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Vancouver Island high school students leading scientific study of the brain


At Brentwood College School in Mill Bay, B.C., a small group of students are attempting to better understand something we know little about, the brain.

In particular, the group's studying how sports effect the brain’s ability to function properly.

"They would like to see if there’s any measurable difference between, say, a non-contact sport and a contact sport," said David McCarthy, a biology teacher at Brentwood College School.

It’s a yearlong study that began in September. Four Brentwood College students have been monitoring the brain activity of over 100 students involved in various sports at the school.

"We’re looking at how sub-concussive impacts can change their brain over time," said Zander Levenberg, a Grade 11 student.

Within the next few weeks, the data gathered through these tests will be compiled.

Those results will allow researchers to better understand the long-term effects of injuries such as concussions. Notably, concussions can be the cause of an accelerated formof dementia or mental health-related issues.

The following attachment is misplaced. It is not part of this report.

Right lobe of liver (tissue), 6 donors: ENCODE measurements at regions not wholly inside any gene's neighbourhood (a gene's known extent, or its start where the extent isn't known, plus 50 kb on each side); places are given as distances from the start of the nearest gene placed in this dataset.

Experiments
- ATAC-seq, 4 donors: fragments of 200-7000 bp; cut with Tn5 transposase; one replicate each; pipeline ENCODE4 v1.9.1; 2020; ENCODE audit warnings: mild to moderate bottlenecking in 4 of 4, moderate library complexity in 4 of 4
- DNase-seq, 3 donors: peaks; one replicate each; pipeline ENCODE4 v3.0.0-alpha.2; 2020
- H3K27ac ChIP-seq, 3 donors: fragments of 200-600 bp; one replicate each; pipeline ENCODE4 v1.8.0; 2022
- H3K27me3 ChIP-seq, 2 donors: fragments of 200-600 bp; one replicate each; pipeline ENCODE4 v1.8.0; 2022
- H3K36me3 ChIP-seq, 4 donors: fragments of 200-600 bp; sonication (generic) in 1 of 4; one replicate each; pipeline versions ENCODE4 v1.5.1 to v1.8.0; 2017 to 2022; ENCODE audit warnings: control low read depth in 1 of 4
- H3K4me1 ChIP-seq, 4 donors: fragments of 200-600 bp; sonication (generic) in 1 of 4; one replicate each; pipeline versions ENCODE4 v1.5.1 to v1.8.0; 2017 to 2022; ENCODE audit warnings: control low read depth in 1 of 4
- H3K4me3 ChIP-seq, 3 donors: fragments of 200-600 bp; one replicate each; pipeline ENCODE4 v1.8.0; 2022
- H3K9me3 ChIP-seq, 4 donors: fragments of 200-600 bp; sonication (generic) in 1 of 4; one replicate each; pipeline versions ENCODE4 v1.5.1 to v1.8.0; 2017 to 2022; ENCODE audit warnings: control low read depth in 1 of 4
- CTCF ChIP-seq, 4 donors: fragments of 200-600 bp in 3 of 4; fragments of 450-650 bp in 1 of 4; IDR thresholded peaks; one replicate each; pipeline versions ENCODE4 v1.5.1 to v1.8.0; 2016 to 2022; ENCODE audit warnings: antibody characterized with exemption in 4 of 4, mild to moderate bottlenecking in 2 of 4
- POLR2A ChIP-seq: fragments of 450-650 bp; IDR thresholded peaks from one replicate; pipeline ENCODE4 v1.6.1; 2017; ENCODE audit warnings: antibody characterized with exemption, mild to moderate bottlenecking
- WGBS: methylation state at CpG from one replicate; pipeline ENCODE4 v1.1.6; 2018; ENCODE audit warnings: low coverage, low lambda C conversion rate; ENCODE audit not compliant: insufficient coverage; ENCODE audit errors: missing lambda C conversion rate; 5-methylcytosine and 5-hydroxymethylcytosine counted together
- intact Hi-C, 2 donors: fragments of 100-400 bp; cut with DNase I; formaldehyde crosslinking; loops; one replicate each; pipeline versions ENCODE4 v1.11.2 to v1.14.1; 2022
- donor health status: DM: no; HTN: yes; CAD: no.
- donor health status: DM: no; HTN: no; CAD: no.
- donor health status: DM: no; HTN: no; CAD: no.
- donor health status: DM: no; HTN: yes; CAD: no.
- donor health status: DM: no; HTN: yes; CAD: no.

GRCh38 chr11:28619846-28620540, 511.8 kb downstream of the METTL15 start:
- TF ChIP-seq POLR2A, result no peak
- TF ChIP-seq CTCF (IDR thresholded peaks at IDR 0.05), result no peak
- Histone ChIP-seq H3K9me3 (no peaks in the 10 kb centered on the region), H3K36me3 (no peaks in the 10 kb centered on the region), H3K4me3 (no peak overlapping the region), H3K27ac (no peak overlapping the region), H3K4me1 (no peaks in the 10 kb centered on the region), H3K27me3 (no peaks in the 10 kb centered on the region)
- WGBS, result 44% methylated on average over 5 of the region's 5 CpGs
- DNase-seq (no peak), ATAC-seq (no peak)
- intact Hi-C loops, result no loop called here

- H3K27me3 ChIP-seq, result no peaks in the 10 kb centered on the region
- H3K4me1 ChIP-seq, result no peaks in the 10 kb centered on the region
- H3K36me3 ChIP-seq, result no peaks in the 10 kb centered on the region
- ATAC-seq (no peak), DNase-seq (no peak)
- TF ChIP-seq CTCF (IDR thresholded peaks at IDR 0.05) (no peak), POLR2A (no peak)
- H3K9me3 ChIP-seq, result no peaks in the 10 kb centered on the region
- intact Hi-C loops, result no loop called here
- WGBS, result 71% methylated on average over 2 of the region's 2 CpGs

"A lot of this data is giving us the ability to be predictive," said Ryan D’Arcy, cofounder of HealthTech Connex.

"If we’re sensitive to detecting concussive impacts with Neurocatch, we can actually use artificial intelligence to start to actually predict and find out before that happens, so we can treat it ahead of time," he said.


D’Arcy is a neuroscientist and the CEO of HealthTech Connex. That company has partnered with the school to complete the study.

He’s also a graduate of the school and says watching students leading this groundbreaking research is the most inspiring part.

"Unleashing the power of these young minds," said D’Arcy. "You can tap students that are in high school to do some of the world-leading science and I think that’s what is sort of inspiring about it."

Students also seem to be excited by the research.

"We can track recovery time for a person who has suffered a concussion so we can know when they can return to school, when they can return to play," said Julian Wan, a Grade 12 student at Brentwood College School.

"The quantitative data can show us where they are at."

The research happening at the school, by students, could give the scientific community a better understanding of how the brain functions, and how to treat the brain after an injury.

"It’s really an awesome opportunity and one that we never anticipated being able to offer the students," said McCarthy. Top Stories

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